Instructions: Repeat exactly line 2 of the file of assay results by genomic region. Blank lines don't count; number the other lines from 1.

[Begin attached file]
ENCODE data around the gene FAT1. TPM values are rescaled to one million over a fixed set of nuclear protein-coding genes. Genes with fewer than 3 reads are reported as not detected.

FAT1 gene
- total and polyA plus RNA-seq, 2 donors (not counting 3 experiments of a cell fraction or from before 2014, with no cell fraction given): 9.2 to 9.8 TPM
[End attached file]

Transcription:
FAT1 gene